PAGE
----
Around 75% of women experience symptoms of premenstrual syndrome (aka PMS). Furthermore, roughly 8% of women have such extreme symptoms that they are said to have PMDD – premenstrual dysphoric disorder.
Here are some of the most common symptoms of PMS to look out for:
- Breakouts or acne (particularly along the jaw line/chin area)
- Mood swings, anxiety, depression
- Sleep disturbances
- Breast tenderness
- Getting teary or experiencing crying spells
- Headaches or migraines
- Water retention
- Sore lower back
- Food cravings (for things like chocolate and sugar)
If you have one or more of these symptoms around the time of your period, month after month, it’s probably PMS.
What Could Be Causing My PMS?
The main cause of PMS is hormonal imbalance which can be triggered by the following:
- Lack of exercise – your body requires exercise to help balance hormones
- Consuming too many inflammatory/processed foods and refined sugar – this can promote hormonal and gut imbalances
- Alcohol – this contributes to problems because it damages the liver and prevents it from excreting excess estrogen
- Low vitamin and mineral levels
- Stress – this, of course, makes everything worse
- Environmental toxins – estrogen-like toxins from pesticides and pollution
- Constipation and imbalances in the gut bacteria – these problems can worsen the situation, because they lead to the reabsorption of estrogen from the gut back into your blood, even after your liver has tried to get rid of it.
How To Reduce PMS Symptoms
Fortunately, research shows that there are many ways you can help to get your hormones back in balance naturally. Here are 7 simple things you can do to help reduce PMS symptoms:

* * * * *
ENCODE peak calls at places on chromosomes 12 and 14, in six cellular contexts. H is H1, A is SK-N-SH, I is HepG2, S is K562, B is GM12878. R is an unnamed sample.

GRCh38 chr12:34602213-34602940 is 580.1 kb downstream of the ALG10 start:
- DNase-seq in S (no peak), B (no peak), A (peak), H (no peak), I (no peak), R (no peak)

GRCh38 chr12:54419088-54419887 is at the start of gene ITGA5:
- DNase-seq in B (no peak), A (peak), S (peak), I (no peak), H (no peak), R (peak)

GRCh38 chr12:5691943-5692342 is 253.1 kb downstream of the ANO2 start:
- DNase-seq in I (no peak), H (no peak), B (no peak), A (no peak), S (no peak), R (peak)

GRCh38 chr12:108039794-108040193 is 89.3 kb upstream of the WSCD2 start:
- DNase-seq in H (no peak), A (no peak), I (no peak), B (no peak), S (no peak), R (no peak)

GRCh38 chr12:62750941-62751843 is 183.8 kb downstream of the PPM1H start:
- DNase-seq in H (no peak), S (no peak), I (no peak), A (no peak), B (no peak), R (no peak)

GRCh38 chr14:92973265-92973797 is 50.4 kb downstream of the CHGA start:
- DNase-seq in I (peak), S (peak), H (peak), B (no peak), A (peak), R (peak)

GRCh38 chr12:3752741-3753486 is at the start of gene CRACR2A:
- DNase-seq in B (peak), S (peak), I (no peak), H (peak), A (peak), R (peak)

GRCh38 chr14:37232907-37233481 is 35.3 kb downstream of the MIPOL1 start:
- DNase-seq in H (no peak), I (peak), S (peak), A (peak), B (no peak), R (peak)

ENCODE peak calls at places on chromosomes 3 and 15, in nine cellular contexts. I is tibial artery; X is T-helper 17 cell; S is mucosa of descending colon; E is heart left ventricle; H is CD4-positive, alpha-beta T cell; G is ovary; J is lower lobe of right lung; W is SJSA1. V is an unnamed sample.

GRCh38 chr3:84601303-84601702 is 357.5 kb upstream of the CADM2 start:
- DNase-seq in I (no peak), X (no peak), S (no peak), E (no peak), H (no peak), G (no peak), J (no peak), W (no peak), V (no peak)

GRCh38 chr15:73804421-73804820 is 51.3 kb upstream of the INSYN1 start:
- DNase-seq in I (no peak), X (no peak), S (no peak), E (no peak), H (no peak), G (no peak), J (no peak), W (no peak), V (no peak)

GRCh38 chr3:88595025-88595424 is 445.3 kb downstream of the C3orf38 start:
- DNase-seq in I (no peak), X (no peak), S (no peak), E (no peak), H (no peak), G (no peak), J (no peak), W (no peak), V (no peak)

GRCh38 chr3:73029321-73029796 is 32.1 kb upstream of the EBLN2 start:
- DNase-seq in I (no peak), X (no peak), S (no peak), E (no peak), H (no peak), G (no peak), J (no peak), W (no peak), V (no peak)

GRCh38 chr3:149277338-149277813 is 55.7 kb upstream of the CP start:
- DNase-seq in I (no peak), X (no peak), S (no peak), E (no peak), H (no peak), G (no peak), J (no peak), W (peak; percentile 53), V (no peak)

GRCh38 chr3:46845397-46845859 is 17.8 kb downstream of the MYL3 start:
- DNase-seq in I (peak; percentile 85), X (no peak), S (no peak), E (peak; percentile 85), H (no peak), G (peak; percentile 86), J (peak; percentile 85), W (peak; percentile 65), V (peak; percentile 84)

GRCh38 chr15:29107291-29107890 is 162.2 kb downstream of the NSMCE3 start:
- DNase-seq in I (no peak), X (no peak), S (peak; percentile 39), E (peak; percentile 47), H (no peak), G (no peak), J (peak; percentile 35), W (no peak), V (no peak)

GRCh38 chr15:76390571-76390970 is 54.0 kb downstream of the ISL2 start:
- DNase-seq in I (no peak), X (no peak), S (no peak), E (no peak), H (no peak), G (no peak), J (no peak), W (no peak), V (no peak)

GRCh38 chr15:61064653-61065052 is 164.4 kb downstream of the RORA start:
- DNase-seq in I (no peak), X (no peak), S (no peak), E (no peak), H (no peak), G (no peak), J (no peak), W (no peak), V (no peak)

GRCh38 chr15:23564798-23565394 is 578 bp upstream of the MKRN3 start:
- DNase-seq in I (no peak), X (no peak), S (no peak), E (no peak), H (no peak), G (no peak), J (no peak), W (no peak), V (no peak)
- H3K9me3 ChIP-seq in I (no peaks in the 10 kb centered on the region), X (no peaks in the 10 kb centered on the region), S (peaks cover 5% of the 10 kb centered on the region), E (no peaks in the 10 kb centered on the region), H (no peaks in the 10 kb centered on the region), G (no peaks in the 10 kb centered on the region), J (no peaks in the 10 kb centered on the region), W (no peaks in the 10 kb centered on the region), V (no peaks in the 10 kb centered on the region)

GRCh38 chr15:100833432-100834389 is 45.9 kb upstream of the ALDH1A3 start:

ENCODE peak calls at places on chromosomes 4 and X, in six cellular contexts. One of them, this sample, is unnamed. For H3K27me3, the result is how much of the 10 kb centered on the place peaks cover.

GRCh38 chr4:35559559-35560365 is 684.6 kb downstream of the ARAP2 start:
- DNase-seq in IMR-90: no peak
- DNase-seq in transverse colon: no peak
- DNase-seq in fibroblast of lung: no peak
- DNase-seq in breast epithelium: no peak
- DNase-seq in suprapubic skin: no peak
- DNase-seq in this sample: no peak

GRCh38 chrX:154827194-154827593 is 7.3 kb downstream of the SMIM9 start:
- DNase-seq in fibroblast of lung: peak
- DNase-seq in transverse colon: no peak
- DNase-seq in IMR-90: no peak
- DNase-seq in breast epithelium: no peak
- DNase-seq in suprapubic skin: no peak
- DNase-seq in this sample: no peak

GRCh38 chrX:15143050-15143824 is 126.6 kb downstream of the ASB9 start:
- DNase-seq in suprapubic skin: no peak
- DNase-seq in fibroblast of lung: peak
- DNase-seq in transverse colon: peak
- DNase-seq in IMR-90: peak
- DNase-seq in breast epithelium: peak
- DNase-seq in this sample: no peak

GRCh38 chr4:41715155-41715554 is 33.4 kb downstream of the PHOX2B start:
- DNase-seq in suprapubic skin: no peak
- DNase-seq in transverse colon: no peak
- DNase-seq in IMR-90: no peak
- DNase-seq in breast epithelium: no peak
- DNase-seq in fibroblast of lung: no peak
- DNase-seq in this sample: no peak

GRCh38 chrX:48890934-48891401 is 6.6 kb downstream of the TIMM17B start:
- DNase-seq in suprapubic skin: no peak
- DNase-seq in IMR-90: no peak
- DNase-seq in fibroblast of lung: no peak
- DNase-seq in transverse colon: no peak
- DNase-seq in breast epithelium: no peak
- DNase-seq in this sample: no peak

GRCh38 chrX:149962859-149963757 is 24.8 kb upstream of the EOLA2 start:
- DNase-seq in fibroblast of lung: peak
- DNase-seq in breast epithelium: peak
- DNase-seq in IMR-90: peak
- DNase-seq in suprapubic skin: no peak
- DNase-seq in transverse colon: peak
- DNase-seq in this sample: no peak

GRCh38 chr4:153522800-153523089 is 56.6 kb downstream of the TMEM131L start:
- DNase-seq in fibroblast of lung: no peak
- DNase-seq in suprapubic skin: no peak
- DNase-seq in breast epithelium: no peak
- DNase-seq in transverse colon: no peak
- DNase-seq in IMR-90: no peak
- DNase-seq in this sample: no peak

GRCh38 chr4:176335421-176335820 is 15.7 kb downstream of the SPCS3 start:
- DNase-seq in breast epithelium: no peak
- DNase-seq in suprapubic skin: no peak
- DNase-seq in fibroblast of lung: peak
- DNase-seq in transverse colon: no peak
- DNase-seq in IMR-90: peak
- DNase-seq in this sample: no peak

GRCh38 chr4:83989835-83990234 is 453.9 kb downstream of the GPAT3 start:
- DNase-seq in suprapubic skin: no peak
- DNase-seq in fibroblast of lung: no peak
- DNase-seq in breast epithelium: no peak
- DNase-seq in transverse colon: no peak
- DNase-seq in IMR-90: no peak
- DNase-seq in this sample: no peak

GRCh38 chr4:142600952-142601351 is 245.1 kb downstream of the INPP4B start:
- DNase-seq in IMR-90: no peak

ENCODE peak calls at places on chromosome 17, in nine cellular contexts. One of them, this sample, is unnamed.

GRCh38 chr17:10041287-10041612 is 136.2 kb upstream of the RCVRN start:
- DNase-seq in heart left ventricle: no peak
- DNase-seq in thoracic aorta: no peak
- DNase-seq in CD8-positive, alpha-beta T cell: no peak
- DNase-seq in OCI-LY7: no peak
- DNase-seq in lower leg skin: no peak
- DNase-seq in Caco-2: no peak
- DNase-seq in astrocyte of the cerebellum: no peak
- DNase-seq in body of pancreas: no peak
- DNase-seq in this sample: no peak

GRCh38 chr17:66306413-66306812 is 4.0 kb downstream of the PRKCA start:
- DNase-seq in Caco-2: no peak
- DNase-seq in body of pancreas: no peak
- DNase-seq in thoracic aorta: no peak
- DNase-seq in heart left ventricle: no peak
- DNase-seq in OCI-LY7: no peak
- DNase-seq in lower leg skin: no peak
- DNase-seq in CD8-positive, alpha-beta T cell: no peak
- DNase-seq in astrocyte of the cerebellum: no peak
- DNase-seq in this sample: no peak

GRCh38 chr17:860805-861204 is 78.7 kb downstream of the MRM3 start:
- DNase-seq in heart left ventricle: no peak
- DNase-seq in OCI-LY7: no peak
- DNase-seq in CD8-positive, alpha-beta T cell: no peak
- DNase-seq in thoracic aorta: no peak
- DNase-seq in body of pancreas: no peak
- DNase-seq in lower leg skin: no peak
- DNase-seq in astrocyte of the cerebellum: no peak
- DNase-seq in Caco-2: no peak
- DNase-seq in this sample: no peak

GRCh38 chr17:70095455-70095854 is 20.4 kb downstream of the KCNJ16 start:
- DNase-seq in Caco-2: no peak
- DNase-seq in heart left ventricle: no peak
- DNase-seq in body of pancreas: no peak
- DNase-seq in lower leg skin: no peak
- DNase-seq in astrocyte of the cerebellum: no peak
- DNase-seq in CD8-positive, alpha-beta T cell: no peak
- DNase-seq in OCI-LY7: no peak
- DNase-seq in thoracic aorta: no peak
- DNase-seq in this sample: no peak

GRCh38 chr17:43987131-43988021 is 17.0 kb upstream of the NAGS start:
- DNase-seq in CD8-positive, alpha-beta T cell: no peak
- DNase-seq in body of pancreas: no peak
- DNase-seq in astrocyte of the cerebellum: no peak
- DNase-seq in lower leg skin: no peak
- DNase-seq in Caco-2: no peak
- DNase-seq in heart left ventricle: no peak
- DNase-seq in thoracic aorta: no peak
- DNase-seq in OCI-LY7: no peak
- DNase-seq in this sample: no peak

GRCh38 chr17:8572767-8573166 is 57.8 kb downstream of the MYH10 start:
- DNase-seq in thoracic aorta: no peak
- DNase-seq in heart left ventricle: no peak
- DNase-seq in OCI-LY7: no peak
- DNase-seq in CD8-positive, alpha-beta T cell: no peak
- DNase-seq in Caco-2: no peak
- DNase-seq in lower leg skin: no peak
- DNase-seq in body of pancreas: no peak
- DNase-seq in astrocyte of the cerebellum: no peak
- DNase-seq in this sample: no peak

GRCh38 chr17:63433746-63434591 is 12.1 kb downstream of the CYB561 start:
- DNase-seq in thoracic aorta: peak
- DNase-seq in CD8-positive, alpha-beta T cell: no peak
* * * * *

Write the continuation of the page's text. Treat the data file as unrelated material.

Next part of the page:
- Clean Up Your Diet
In a nutshell, you need to try and avoid foods that cause inflammation in the body – foods such as refined flour, sugar, vegetable oils and processed foods. You can read more in my blogs Inflammation Explained and Inflammation Fighting Foods.
- Consume More Omega-3 Fats
Research shows that adding omega-3 fatty acids to your diet reduces common PMS symptoms. Symptoms that responded to omega-3’s include depression, anxiety, lack of focus, breast tenderness, breakouts, bloating, headaches and lack of focus. Research also showed that the longer people supplemented or consumed omega 3’s, the more their symptoms decreased. So, in other words, if you want to see benefits, make it a consistent part of your long-term PMS treatment plan. The best thing to do is to fill up your plate with plenty of quality omega 3’s such as wild salmon, fatty fish and seafood. Changing Habits Inca Inchi Oil is also a wonderful plant-based option for those who are vegetarian or vegan. Healthy fats like these are important for hormonal balance and also creating an optimal environment for conception.
- Get More Magnesium
Because of large-scale farming and soil depletion, our vegetables don’t take up as much magnesium as they did hundreds of years ago. So many of my clients are magnesium-deficient, which is bad news because magnesium is essential for over 300 different biochemical processes within our body! A good supply of magnesium supports our hormones because it’s required in the metabolism of estrogen. Researchers found that increasing magnesium intake (via food or supplements) reduced the frequency and severity of menstrual migraines and reduced PMS symptoms in general. Epsom salt baths are also another incredibly easy way you can top up your magnesium levels. They also reduce inflammation, soothe the pain from menstrual cramps, help you to de-stress and support detoxification. You can read my blog here for more information.
- Consume Maca Root
Maca root is a radish and part of the cruciferous family that is renowned for its hormone-balancing qualities. Maca root has favourable effects on energy and mood, fertility, improving sexual desire and decreasing anxiety. Maca is an adaptogen – it improves the entire body’s resistance to stress (not just a particular organ or system) and creates balance and harmony in the body, thereby reducing inflammation and balancing hormones. Maca can help nudge estrogen in the right direction and improve symptoms such as PMS, infertility, loss of sex drive and mood swings. It is best to tune in to your body to determine if it is the right medicinal food for you. I always recommend starting with a low dose of ¼ teaspoon. You can blend it into yoghurt, bliss balls, your morning coffee or smoothies.